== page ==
Top 10 similar words or synonyms for eyford

bolesworth    0.677119

streonshalh    0.673826

garsdon    0.667564

maulds    0.666977

cheldon    0.666917

escley    0.666523

bendish    0.663739

hammoon    0.662502

keddington    0.661170

uggeshall    0.658924

Top 30 analogous words or synonyms for eyford

Article Example
River Eye, Gloucestershire The river gives its name to Eyford Park, indicating the presence of a former ford across the river.
Thingvalla Township, Pembina County, North Dakota The Thingvalla Icelandic Lutheran Church was built in Thingvalla Township in the early 1890s. The church and community that surrounded it was also known locally as Eyford. Eyford was located roughly halfway between Mountain and Gardar. It was first established in 1887 as a rural post office, and a small Icelandic settlement of around 10 people existed here until the post office closed in 1895.
Minor Sherlock Holmes characters In "The Adventure of the Engineer's Thumb", he accompanied Holmes to Eyford, a village in Berkshire. According to Jack Tracy's "The Encyclopaedia Sherlockiana", he was "assigned most likely to the central headquarters staff."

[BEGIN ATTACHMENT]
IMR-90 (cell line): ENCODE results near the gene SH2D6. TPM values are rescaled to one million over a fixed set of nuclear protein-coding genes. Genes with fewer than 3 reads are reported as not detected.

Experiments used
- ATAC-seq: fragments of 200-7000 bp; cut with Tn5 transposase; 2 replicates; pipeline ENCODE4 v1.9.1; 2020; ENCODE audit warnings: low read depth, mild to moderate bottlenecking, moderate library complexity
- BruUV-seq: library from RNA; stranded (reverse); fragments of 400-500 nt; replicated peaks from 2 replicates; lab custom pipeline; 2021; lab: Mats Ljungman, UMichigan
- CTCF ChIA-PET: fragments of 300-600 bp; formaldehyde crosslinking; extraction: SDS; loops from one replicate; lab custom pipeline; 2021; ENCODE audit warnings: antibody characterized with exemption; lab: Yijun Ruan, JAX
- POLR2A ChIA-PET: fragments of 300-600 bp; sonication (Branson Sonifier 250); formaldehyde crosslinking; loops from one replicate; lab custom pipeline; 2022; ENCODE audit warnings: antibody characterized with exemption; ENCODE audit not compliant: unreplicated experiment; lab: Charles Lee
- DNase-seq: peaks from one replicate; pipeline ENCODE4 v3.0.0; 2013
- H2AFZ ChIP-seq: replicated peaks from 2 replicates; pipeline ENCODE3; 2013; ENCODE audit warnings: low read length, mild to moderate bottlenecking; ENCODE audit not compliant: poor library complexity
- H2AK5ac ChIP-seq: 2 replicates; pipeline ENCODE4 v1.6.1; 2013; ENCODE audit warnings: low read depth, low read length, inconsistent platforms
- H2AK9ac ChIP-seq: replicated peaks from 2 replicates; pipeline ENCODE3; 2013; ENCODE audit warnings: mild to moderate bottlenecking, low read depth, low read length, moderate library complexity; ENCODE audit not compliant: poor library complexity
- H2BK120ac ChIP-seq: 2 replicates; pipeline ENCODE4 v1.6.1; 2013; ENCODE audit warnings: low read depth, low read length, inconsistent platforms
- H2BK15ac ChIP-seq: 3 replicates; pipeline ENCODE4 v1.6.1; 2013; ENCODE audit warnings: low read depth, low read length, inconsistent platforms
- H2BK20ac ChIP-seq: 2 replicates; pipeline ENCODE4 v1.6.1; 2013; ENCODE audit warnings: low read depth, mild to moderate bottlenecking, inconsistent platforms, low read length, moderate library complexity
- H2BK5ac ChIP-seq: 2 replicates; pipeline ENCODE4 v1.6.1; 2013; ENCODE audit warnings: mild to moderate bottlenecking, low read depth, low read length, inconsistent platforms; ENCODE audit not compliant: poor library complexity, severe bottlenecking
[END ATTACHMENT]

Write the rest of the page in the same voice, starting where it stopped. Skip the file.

Guy Dawber Working in the Cotswold vernacular tradition, Dawber became a respected and scholarly architect, designing and converting houses such as Nether Swell Manor (1903 and 1909) and Eyford Park (1911–12), both near Stow-on-the-Wold. In 1905 Batsford published Dawber's "Old Cottages, Farm-houses and other Stone Buildings in the Cotswold District".
River Eye, Gloucestershire The Eye rises in a spring in the Cotswold Hills at a height of around 160m in the northern end of the parish of Upper Slaughter. It flows south in its own steep-sided valley through the grounds of Eyford Park, a house built in the early 20th century, with noted formal gardens. Here the river has been dammed at two points to form lakes for the house, known as "Upper Lake" and "The Lake".
Coldrum Long Barrow This cut-marked human bone assemblage represented the largest yet identified from within a Neolithic long barrow in Southern Britain, although similar evidence for dismemberment has been found from a number of other Neolithic British sites, such as West Trump, Eyford, Aldestrop, and Haddenham. There are two possibilities for how this material developed. The first is that the bodies of the dead were excarnated or exposed to the elements, followed by a secondary burial within the tomb. The second is that they were placed in the tomb, where the flesh decomposed, before the bodies were then rearranged within the tomb itself. These practices may have been accompanied by necrophagy, shamanism, or magical practices, direct evidence for which does not survive.